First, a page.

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Expanding Drug Resistance through Integron Acquisition by IncFI Plasmids of Salmonella enterica Typhimurium.

We conducted a 30-year retrospective analysis of IncFI plasmids from Salmonella enterica serotype Typhimurium. These plasmids have been associated with the emergence of epidemic clones of multidrug-resistant Salmonella. Molecular and genetic evidence indicates that IncFI plasmids are evolving through sequential acquisition of integrons carrying different arrays of antibiotic-resistance genes.

Multidrug resistance (MDR) in Salmonella enterica serotype Typhimurium has substantial public health and economic impact. Recent epidemiologic data highlighted broadening of antibiotic resistance spectra in this serotype (1), along with worldwide distribution of MDR S. Typhimurium clones (2). These clones may have been selected by indiscriminate use of antimicrobial agents in clinical practice and animal husbandry. Understanding the genetic mechanism(s) responsible for acquisition and spread of antibiotic resistance could facilitate development of effective prevention and control strategies.

Acquisition of mobile genetic elements encoding multiple antibiotic resistance genes is the main mechanism for short-term accumulation of resistance determinants in bacterial genomes. Resistance (R-) plasmids of the IncFI incompatibility group have been associated with emergence of MDR S. enterica serotypes (3). IncFI plasmids were found most often in Middle Eastern isolates of S. Typhimurium, but similar plasmids were also identified in Salmonella serotypes from Africa, Europe, and North America (3). Convincing epidemiologic and genetic data support the view that acquisition of IncFI plasmids contributed in the mid-1970s to epidemic spread of S. enterica serotype Wien. The IncFI-carrying salmonellae were responsible for protracted outbreaks of severe pediatric infections that were difficult to treat because of the wide spectrum of antimicrobial resistance (4). Most of IncFI plasmids isolated in the early 1970s from epidemic S. Typhimurium and S. Wien strains conferred resistance to ampicillin (Ap), chloramphenicol (Cm), streptomycin (Sm), spectinomycin (Sp), sulphonamides (Su), tetracycline (Tc), mercuric ions (Hg), and occasionally kanamicin (Km) (3). A few IncFI plasmids, particularly those from Mediterranean S. Wien isolates, lacked R-SmSpSu determinants (5). After the S. Wien epidemics waned in the early 1980s, outbreaks linked to IncFI-carrying Salmonella strains have occasionally been reported (6).

We have recently shown that 37 MDR S. Typhimurium strains isolated from 1996 to 1997 from sporadic cases of pediatric gastroenteritis harbored conjugative IncFI plasmids of around 120 kilobases (kb) with the common profile R-ApCmKmSmSuTp (7). Conjugal transfer of a prototypic IncFI plasmid (designated IncFI/97) from the type strain ST366 to Escherichia coli K-12 was associated with transmission of the entire resistance cluster. We demonstrated that most of the antibiotic-resistance genes in this plasmid were located in integrons (7). These genetic elements encode a site-specific recombinase (integrase) capable of capturing resistance genes, which are assembled as gene cassettes controlled by the strong promoter Pant. Gene cassettes are flanked by two conserved segments, the 5'CS and 3'CS, encoding the integrase (intI1) and the sulphonamide resistance determinant (sul1), respectively (8).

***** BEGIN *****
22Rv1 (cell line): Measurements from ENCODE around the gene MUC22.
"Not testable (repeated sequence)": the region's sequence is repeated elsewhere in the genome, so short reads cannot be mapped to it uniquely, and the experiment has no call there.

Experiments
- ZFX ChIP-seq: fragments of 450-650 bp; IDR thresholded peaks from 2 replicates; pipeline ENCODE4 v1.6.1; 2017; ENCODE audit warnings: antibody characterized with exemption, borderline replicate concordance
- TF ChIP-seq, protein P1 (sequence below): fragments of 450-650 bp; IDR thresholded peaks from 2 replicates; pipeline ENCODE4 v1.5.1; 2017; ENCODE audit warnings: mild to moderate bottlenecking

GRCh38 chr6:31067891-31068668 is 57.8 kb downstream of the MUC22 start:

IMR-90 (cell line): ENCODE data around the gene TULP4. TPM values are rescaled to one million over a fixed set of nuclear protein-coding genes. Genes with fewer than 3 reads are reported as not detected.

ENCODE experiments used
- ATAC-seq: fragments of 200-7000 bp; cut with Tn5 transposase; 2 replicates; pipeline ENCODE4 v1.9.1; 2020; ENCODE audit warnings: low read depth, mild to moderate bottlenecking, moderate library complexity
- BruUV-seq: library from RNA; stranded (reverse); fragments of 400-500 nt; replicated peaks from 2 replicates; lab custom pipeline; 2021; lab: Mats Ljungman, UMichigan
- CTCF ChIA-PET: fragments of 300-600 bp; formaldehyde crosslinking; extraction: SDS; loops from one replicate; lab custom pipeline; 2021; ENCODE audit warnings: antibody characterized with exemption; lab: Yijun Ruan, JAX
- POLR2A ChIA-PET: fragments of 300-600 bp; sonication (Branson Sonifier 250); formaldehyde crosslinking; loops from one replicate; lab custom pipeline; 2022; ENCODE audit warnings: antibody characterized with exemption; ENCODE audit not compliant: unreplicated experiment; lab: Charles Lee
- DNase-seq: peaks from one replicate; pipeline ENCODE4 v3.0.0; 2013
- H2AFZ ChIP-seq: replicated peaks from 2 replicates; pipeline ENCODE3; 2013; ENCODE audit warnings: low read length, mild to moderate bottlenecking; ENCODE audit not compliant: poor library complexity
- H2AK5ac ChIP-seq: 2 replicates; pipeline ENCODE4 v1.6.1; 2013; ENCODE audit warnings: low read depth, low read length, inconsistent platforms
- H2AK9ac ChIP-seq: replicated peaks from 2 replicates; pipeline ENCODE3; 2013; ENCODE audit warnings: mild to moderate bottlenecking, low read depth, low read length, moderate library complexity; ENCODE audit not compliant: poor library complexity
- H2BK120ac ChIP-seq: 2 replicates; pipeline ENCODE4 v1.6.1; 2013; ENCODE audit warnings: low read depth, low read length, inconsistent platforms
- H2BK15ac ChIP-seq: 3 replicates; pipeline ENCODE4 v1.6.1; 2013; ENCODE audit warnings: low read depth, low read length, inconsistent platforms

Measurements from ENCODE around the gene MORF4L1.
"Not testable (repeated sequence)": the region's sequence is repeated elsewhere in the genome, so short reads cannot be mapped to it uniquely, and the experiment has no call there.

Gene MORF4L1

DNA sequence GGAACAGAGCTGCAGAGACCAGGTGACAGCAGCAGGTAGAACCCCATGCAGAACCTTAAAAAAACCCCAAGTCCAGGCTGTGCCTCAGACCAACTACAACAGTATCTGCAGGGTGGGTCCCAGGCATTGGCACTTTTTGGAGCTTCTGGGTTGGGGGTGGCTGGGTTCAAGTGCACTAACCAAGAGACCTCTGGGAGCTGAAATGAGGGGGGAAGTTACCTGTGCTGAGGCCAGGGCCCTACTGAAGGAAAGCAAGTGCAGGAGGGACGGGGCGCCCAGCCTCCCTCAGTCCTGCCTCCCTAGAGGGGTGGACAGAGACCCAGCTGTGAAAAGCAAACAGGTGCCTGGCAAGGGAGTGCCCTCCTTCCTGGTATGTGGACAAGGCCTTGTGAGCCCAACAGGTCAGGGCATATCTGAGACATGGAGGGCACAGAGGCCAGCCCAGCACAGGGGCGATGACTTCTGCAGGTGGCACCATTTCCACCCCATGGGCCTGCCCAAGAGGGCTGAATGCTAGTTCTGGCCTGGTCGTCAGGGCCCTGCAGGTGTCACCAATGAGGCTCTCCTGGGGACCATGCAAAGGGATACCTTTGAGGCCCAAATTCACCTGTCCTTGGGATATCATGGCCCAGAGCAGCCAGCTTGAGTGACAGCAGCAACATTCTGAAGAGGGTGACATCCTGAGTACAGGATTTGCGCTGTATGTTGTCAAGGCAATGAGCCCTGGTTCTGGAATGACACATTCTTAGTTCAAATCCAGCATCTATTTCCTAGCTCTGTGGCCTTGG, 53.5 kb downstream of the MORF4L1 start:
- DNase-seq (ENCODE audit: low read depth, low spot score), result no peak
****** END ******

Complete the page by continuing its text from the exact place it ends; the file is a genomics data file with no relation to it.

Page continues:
Two integrons were identified in IncFI/97: In-t1 (R-CmKmSu), carrying the aadB and catB3 genes, and In-t2 (R-ApSmSu), carrying the oxa1 and aadA1 genes (7). Integrons are now recognized as the main genetic vehicles of antibiotic resistance in gram-negative bacteria (9), but it remains unclear to what extent these elements contributed to the expansion of the antibiotic resistance repertoire of IncFI plasmids.

The Study

To gain insight into the evolution of the resistance determinants on IncFI plasmids, we compared the R-profile and the integron content of IncFI/97 with that of five IncFI plasmids representative of those identified in epidemic S. Typhimurium and S. Wien from human sources during 1970-1978 (Table). Prototypic plasmids were transferred to E. coli K-12 either by conjugation (11) or conventional electrotransformation before antibiotic-susceptibility testing by the disc-diffusion method (12). All but one plasmid showed a common core of antibiotic resistance (R-ApCmTcHgKm), while additional resistance to Sm, Sp, and Su was observed in plasmids IncFI/97, NTP101, pZM3, and TP181.